bold and colorfully decorated living room by interior designer Nick Olsen


“Paint is the easiest color choice you can make; it’s reversible, not a lifetime commitment. I think once you live with color, you want it in your home just for your day-to-day cheerfulness,” he says.

His tips for making strong color livable include thinking about visual guard rails. “I tend to use a lot of black or white to give any bold color a boundary. There needs to be a white ceiling or molding or a natural-fiber carpet or black details to draw a line around the room, enough neutral relief to give your eye a rest.”

Unexpected applications feel fresher. I love a camelback sofa, but if everything is a Chippendale antique, it’s going to read like a dollhouse. so take that sofa and upholster it in Yves Klein blue.

Also, keep bold hues in check. "Colors in a room can’t all be the same level of intensity and saturation. There has to be a balance. If you’re drawn to a strong color like the acid green, it has to be next to a neutral, a natural, or a subtle pattern. A smaller-scale print can mitigate more intense colors because it’s not so bold.”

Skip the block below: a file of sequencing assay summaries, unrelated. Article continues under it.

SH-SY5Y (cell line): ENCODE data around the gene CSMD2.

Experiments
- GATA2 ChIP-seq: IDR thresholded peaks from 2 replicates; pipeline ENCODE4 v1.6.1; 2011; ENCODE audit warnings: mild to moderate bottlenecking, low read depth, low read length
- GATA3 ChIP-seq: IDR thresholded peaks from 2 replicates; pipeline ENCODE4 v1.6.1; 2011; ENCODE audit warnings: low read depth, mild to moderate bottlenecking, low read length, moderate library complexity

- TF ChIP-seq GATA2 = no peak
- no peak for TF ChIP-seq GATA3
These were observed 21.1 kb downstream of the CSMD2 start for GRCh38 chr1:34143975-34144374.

And don't forget about paint finish as well. “I tend toward extremes. I either want the flattest, chalky-flat walls or the shiniest, glossy paint finish there is. And satin or semigloss on trim.”

Nick's Favorite Paint Colors

“I love Benjamin Moore's In Your Eyes; it’s a pale blue green that's great for bathrooms and bedrooms because it’s not pastel and it’s not too gray. I also love their Viking Yellow, which is intense but just a really happy color. Their Branchport Brown is a great chocolate brown. And I hated burgundy 10 years ago, but I’ve come around to liking their Classic Burgundy, because it’s a true oxblood, rich, red—I use that a lot on rooms and in furniture. I also love Sherwin-Williams' Gentle Aquamarine; it's a beautiful robin's egg blue that never goes stale, and aquamarine is my birthstone!"

Hendricks Churchill

Interior: Amanda Kirkpatrick. Portrait: Lesley Unruh

Hendricks Churchill

In the hands of Connecticut design partners Heide Hendricks and Rafe Churchill, architectural details like trim in bright colors against pale walls and ceilings put a fresh spin on classic farmhouse style.

yellow kitchen by interior designers Hendricks Churchill